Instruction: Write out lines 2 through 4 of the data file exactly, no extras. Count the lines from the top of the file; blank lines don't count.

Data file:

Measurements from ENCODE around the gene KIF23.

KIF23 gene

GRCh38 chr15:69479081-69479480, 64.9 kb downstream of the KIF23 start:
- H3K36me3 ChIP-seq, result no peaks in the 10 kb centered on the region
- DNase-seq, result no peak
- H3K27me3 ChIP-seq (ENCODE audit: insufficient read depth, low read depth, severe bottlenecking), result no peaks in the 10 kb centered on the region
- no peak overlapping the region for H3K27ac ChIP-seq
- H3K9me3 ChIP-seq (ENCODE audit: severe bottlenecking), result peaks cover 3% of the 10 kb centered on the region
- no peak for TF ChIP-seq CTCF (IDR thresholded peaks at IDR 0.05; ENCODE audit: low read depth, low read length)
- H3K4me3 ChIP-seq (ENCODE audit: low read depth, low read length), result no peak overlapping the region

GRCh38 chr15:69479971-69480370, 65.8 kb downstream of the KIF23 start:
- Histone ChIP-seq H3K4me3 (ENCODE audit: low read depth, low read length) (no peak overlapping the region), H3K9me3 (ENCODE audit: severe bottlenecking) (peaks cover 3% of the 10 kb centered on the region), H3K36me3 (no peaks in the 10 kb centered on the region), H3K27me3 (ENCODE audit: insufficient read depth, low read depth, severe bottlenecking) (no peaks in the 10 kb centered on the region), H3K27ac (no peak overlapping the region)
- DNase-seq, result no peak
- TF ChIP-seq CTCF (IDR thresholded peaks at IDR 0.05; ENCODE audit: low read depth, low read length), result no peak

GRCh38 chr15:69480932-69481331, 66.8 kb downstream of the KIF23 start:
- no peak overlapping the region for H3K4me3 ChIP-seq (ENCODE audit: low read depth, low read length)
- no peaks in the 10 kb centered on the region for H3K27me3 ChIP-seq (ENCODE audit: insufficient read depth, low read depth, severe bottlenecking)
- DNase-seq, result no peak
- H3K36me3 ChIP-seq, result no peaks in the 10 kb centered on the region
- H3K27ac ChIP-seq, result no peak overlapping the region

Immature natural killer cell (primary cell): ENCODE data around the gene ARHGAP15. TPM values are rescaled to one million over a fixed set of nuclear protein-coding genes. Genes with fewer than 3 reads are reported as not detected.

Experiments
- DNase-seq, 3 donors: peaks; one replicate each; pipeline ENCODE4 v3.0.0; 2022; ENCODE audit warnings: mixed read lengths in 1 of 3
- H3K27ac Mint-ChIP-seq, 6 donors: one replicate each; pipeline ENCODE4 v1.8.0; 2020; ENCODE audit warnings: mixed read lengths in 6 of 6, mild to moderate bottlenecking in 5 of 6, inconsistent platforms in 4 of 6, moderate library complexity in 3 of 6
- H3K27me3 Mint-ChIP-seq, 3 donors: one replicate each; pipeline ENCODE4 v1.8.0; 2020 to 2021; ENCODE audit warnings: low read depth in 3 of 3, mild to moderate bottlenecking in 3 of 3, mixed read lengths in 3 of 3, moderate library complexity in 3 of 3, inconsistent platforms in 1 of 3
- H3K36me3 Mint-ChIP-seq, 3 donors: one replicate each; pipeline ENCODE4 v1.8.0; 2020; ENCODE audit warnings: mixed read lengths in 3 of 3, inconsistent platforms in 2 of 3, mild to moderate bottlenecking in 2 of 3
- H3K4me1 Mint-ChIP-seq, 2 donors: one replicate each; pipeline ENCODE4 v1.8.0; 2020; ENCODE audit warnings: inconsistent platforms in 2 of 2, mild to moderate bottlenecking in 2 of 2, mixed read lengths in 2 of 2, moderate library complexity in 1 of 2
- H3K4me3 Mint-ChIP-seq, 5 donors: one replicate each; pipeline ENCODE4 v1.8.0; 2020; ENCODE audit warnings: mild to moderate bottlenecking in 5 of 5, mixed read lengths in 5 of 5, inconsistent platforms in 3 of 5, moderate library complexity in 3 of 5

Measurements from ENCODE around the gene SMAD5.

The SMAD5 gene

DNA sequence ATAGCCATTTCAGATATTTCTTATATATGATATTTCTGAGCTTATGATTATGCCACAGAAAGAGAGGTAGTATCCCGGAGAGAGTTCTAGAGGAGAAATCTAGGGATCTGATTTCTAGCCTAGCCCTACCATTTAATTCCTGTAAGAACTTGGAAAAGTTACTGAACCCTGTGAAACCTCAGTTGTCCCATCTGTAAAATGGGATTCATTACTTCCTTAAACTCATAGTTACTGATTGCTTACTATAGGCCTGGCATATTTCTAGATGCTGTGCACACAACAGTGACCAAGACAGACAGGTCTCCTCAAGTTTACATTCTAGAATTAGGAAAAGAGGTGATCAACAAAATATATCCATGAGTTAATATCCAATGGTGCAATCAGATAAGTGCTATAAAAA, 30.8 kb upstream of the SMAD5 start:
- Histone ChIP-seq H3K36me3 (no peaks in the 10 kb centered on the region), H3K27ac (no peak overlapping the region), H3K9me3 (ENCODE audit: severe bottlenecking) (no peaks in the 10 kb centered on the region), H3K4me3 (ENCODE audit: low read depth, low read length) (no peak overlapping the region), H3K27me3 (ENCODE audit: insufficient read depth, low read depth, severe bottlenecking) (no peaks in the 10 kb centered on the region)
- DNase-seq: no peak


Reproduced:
KIF23 gene

GRCh38 chr15:69479081-69479480, 64.9 kb downstream of the KIF23 start:
- H3K36me3 ChIP-seq, result no peaks in the 10 kb centered on the region